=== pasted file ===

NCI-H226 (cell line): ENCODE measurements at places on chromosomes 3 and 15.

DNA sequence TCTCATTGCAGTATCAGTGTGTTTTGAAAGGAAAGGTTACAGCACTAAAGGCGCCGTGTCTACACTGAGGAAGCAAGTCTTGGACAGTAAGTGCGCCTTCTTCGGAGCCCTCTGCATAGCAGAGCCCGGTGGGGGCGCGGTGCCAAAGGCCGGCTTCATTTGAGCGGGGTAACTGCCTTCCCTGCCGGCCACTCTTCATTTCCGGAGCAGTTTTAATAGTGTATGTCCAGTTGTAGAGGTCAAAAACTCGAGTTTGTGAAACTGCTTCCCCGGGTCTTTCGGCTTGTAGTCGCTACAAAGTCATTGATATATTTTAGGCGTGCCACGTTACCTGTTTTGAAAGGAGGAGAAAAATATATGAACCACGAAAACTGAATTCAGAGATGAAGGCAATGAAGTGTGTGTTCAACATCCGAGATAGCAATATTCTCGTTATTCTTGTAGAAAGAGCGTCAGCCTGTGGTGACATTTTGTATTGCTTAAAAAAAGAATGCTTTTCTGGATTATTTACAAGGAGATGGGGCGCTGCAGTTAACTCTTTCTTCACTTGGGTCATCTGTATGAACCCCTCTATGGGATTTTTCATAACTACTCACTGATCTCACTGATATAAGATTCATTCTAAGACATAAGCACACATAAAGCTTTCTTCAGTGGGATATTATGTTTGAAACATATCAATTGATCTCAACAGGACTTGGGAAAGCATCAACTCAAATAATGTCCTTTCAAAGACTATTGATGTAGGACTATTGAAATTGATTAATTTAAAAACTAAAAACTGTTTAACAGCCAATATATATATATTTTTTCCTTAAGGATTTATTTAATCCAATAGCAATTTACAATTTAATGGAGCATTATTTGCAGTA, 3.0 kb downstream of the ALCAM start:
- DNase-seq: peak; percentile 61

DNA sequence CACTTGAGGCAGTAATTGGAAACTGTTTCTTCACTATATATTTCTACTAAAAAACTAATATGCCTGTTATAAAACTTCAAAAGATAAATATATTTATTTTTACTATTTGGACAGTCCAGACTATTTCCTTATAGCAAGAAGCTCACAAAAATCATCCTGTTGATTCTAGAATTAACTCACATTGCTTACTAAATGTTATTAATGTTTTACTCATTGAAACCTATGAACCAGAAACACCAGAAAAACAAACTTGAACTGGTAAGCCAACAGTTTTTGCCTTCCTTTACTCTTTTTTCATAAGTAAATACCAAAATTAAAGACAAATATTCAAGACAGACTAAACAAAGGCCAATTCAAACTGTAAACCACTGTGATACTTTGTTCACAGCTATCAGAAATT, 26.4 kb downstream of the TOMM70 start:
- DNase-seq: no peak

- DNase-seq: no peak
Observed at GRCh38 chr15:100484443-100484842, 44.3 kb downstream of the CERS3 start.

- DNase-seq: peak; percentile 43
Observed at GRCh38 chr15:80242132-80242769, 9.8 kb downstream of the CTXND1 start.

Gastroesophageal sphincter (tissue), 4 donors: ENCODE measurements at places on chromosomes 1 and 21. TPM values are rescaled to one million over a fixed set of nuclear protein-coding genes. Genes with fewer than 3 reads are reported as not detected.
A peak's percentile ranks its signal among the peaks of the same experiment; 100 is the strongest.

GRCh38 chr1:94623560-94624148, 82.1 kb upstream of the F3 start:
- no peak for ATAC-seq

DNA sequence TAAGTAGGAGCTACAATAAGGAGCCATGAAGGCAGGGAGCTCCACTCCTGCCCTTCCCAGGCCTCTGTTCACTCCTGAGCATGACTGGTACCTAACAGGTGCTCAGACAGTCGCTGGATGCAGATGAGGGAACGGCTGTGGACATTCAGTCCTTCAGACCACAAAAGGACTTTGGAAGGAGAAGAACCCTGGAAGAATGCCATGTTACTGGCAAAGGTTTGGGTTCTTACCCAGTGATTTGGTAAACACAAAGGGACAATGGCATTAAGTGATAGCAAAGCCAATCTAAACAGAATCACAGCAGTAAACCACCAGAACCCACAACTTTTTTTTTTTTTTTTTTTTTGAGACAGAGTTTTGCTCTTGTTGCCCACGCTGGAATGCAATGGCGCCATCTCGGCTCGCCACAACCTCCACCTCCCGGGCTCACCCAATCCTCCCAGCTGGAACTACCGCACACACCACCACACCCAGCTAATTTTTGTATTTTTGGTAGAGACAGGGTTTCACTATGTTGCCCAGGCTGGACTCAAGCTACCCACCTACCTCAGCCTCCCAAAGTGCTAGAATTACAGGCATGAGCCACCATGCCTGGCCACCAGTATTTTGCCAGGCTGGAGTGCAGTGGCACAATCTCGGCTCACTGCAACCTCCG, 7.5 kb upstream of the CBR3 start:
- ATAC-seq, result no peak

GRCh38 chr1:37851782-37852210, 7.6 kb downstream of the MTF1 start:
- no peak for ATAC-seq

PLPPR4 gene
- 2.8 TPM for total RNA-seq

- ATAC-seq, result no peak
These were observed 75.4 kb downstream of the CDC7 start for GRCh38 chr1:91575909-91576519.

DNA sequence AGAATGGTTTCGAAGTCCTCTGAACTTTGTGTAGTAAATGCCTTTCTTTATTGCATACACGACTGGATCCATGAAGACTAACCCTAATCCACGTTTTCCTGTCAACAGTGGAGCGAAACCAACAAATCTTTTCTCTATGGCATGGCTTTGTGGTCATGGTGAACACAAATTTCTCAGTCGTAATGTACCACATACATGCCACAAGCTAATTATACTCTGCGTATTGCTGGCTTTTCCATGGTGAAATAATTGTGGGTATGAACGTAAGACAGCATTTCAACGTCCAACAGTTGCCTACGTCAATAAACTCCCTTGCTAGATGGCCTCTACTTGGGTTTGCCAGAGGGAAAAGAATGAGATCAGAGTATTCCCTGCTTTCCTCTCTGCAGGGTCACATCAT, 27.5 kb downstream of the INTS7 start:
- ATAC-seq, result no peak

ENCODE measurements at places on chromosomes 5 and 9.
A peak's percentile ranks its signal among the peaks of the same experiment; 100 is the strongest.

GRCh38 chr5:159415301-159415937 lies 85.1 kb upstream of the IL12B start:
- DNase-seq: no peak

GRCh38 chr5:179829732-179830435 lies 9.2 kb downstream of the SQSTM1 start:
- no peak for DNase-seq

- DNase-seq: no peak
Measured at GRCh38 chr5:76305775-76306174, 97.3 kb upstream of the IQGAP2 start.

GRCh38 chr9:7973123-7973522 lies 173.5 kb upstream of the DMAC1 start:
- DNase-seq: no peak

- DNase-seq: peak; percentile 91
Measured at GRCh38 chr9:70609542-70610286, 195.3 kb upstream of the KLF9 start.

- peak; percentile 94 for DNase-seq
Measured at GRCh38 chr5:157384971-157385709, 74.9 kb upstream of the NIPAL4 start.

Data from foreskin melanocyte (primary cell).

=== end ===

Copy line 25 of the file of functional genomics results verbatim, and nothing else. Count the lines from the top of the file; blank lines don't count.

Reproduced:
A peak's percentile ranks its signal among the peaks of the same experiment; 100 is the strongest.